I, too, have been in the city for about a year now. However, I will say that my perspective has definitely changed as I have relocated between the boroughs. Granted, I am not saying that there are NO professional blacks in the city, but in the area where I was living beforehand, there really were not many. By professional, that can mean any consistent job or career field of choice. I would travel to work and be amazed at how many other people were not going to work around the same hour in the mornings, and it was interesting to me that I would go to job interviews in Manhattan or when I would go to work that I would be the only black in the office. I’m not saying that blacks are not there, but I did not see much of any. (Of course, that could be a series of other things to take into consideration as well.) Along these lines, I am also a performer and came to the city to live out my artistic dreams. So, I also understand a busy non-typical schedule. Then again, while pursuing my artistic love, I did not encounter many blacks WHERE I LIVED who took their passions seriously. Yes, they like music or they may like to act, but those who I spoke with were not very proactive in pursuing their dreams. That was disheartening to me because I thought, how can you live in a city with so many opportunities and not take advantage of any of them? I also believe that this may be an issue of natives; you take for granted what is right there in front of you. Having lived in New York for nearly a year myself, I want to explore every option out there.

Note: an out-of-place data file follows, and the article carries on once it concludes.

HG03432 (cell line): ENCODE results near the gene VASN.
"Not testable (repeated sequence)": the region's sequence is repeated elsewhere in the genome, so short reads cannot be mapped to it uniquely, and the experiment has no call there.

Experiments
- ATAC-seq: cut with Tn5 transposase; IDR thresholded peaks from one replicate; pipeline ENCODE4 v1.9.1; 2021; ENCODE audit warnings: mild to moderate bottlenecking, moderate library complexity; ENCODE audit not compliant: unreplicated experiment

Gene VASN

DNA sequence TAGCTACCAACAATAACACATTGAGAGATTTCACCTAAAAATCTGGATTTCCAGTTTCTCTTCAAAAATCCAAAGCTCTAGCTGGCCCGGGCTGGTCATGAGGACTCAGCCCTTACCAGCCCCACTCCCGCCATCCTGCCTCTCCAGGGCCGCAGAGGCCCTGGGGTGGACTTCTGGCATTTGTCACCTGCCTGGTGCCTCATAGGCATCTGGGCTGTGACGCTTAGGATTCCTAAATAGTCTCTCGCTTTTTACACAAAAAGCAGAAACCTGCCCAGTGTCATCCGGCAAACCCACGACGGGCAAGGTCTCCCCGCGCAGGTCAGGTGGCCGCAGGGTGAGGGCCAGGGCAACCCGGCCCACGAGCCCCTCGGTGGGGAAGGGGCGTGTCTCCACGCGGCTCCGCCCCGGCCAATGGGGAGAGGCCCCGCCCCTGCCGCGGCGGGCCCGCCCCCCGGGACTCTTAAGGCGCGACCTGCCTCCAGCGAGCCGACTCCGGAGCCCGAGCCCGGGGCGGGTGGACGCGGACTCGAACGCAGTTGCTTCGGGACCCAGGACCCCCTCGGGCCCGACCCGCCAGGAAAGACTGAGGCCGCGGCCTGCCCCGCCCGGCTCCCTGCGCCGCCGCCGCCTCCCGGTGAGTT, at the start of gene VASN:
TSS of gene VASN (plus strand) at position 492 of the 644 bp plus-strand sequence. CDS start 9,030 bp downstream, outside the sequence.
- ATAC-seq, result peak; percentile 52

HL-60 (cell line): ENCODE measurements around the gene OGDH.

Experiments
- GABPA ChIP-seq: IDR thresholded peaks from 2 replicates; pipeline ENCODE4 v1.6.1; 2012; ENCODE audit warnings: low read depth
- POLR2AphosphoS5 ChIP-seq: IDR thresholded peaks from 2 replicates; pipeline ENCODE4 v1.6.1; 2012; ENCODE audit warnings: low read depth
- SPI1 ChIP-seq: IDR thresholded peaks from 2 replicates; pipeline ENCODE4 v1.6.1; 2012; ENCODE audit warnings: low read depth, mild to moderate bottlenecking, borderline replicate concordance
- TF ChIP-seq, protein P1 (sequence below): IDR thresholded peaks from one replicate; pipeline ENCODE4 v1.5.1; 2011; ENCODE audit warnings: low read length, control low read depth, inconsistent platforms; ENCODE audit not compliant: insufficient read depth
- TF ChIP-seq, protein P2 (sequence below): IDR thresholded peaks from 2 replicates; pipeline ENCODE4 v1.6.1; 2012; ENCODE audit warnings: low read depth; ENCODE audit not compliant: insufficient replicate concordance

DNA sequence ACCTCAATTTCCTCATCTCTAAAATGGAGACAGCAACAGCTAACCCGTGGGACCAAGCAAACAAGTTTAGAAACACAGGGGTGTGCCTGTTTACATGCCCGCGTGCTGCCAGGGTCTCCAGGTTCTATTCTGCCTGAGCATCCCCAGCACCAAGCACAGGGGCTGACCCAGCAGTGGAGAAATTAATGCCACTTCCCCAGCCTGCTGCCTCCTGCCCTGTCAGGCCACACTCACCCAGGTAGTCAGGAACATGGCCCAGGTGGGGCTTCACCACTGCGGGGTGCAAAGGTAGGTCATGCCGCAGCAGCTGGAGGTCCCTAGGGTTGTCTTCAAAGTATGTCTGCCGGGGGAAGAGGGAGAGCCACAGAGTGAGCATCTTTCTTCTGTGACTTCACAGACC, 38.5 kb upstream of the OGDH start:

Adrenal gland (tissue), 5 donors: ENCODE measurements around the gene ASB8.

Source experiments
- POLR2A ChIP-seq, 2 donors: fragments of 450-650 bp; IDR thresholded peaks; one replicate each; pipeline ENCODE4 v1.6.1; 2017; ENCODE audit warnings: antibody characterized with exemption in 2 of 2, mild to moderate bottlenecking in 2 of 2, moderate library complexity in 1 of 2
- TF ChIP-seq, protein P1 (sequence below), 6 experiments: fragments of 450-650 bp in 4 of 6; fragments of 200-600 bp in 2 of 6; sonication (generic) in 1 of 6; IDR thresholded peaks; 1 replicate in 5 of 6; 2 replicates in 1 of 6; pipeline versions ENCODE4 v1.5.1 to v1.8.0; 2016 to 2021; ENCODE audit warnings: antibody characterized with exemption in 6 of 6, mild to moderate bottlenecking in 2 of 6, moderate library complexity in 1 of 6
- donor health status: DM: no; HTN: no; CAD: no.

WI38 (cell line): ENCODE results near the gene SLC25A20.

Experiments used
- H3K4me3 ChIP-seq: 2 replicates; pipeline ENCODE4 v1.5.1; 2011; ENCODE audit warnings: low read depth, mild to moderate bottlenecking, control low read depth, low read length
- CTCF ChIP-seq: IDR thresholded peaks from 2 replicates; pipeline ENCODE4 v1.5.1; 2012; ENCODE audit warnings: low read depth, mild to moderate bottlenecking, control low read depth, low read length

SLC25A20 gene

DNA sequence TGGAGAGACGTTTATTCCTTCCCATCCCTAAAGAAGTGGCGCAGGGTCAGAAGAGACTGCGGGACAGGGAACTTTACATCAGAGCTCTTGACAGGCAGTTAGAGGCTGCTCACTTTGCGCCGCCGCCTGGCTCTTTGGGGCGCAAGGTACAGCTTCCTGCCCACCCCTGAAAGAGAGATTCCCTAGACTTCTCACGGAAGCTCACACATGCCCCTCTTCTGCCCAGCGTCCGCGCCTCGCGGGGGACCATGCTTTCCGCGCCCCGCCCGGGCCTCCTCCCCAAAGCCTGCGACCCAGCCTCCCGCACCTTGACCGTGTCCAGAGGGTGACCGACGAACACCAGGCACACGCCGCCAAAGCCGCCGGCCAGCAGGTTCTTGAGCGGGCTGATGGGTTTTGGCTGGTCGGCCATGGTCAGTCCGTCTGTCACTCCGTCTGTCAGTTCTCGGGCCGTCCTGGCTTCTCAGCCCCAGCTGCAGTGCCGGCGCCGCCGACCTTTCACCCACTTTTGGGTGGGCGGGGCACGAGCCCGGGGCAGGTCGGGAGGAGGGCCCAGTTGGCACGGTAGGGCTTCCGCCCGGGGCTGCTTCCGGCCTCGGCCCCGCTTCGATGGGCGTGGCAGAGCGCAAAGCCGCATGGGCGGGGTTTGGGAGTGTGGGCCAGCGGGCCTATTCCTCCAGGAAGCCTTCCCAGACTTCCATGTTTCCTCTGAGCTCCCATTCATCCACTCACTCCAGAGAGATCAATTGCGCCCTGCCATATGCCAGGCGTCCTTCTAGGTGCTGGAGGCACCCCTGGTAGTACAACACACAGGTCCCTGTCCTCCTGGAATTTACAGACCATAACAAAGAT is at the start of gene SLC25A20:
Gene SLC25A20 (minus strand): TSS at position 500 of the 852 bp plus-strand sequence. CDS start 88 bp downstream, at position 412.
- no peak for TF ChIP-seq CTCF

In regards to being called out of my name, at the time of the woman tossing the slur at me, I no longer had my hair dirty blonde (platinum blonde is much lighter). At that time, I had actually gone back to my natural black hair color, and when the woman cursed at me, she was walking straight on towards me. So, she definitely saw my face. It is what it is. It’s something, unfortunately, that I have gotten used to and use it for whatever creative muse that I can (including the fact that the woman was probably completely nuts). Having had my skin color my entire life, you learn to deal with it – as we all do who walk around living in a shade “outside of normal”. Sadly, it’s the institution in which our lives may have to experience, but it doesn’t mean that it has to shape who we are. At the end of the day, I love who I am and always have and never really focused on my complexion unless others brought light to it.